Your mental preparation starts long before you arrive at the golf course. Take the time to pack your car with everything that you might need including your golf clubs, golf bag and golf accessories. Do this well before you are due to leave, so that you’re not in a rush and can head off at your own speed. Don’t forget to pack suitable golf clothing that will stand up to different weather conditions - as we all know, it can be blowing a hoolie on the golf course one minute, and the next it’s blazing sunshine. Wear comfortable golf shoes, and remember a jumper, coat, sun visor, water bottle and a towel - all good things to carry with you, just in case!
Knowing that you are prepared for your round of golf can stop you from worrying about things along the way, so don’t neglect this as you get ready for a game.
Make your way to the golf course in good time, ensuring that you’re arriving well before your tee time. That will give you a chance to get settled, and maybe even to hit a few balls on the driving range or the practice putting green to warm up.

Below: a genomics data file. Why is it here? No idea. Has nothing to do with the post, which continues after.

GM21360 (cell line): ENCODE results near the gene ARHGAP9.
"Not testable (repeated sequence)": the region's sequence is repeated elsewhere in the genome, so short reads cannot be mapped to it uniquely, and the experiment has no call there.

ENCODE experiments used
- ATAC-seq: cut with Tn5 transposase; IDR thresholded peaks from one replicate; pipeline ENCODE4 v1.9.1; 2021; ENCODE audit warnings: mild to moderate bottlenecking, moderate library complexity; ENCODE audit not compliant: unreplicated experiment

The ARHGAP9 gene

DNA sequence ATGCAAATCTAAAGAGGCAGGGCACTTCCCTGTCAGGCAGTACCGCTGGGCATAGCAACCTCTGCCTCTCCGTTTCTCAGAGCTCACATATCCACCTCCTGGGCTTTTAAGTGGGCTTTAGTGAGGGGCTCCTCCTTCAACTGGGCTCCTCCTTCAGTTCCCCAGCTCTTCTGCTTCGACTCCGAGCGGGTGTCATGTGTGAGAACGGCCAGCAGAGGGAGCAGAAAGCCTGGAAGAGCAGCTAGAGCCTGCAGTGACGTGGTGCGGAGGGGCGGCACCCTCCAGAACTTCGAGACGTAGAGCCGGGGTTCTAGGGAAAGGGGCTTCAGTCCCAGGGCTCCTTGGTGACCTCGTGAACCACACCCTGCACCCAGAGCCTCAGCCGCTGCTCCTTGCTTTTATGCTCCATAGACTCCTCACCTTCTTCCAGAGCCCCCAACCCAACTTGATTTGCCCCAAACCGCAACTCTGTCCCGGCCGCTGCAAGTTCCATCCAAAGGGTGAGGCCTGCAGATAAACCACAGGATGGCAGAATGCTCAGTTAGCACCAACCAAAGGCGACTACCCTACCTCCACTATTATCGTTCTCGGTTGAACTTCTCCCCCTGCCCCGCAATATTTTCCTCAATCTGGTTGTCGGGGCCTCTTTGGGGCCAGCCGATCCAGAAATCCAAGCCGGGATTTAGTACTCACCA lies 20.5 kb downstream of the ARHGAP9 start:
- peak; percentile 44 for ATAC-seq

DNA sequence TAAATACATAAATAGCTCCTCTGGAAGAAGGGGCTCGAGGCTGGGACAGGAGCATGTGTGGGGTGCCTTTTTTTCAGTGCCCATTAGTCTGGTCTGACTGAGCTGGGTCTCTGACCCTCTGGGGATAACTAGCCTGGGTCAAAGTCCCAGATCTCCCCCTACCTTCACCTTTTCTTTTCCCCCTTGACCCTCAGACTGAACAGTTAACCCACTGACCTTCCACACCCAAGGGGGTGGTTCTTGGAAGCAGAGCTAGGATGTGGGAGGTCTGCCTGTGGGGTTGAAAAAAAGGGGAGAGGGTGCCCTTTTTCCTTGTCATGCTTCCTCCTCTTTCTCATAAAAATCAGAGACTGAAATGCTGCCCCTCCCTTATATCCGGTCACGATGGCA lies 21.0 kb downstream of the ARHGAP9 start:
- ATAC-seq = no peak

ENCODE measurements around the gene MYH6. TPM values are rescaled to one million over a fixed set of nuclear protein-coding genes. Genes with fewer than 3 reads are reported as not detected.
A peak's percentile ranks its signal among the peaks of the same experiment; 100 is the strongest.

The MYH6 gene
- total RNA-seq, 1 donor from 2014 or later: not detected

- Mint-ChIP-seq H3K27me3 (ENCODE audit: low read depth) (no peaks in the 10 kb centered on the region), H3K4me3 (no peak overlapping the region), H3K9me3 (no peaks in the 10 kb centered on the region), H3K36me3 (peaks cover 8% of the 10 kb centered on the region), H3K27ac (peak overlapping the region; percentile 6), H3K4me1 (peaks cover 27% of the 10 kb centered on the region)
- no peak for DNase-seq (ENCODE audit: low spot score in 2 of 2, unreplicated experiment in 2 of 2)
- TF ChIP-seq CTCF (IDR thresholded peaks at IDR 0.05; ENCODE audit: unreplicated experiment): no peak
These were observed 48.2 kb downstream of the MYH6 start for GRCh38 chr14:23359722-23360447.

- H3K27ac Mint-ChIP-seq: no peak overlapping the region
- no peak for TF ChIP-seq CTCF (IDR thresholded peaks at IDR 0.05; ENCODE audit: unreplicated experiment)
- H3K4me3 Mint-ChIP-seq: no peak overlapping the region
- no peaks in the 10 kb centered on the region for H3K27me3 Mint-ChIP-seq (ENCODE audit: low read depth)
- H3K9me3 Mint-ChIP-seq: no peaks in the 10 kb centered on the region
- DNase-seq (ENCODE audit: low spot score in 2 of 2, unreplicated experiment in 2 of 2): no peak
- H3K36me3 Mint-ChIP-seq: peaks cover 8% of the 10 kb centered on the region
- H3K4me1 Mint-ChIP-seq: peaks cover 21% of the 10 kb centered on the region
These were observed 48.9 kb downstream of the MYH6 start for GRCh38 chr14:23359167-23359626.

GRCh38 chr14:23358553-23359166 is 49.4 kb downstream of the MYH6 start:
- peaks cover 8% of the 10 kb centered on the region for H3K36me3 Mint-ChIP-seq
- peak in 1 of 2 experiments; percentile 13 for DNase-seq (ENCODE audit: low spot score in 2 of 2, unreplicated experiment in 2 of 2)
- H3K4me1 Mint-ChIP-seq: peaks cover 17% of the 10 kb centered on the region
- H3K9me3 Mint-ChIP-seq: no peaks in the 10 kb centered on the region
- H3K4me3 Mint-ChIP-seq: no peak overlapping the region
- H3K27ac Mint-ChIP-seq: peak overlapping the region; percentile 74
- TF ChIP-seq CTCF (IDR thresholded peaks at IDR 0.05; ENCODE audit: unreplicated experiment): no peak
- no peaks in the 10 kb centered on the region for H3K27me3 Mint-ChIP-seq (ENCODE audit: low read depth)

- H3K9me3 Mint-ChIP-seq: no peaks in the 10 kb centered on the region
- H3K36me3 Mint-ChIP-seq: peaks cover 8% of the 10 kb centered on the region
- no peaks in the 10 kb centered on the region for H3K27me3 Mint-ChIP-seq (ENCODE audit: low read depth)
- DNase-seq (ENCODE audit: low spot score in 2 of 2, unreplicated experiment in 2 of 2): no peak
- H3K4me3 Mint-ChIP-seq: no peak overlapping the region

On the course
Clear any obvious distractions straight away - for example, make sure your phone is not just switched to silent, but that it is also off so you don’t feel it vibrating in your pocket. Take time to get accustomed to the climate and the scenery around you. Take a few big deep breaths in and out, and stand up straight with your shoulders back. You might even like to try a few gentle stretches too, just to limber up your mind and body.
Just like your body, your mind needs a gentle warm-up too. Focus on the course, noting any hazards that you can see ahead of you. You could even try a little visualisation, which is a technique that many professional golfers use. Simply close your eyes, and see yourself hitting a ball from the first tee. Picture the hole you’re aiming for, feel the club in your hand and imagine your ball flying high and landing right next to the hole - or even right in the hole if you’re feeling particularly optimistic!
Know what you’re aiming for
Yeah yeah… you’re aiming for the hole - but that’s not what we mean! What we are talking about when we say ‘know what you’re aiming for’ is goals, targets, objectives… whatever you want to call them. It’s a really good idea to go into your round of golf with a clear idea of what you want to achieve from it. Have a target score in mind, and keep this front and centre as you progress through the game.
Any goal should be a SMART one - that is, Specific, Measurable, Achievable, Realistic and Timely. When you’re setting your objective, make sure it meets all these criteria. Too easy, and it won’t challenge you, but too difficult or unrealistic and you’ll likely leave the course unmotivated and disappointed.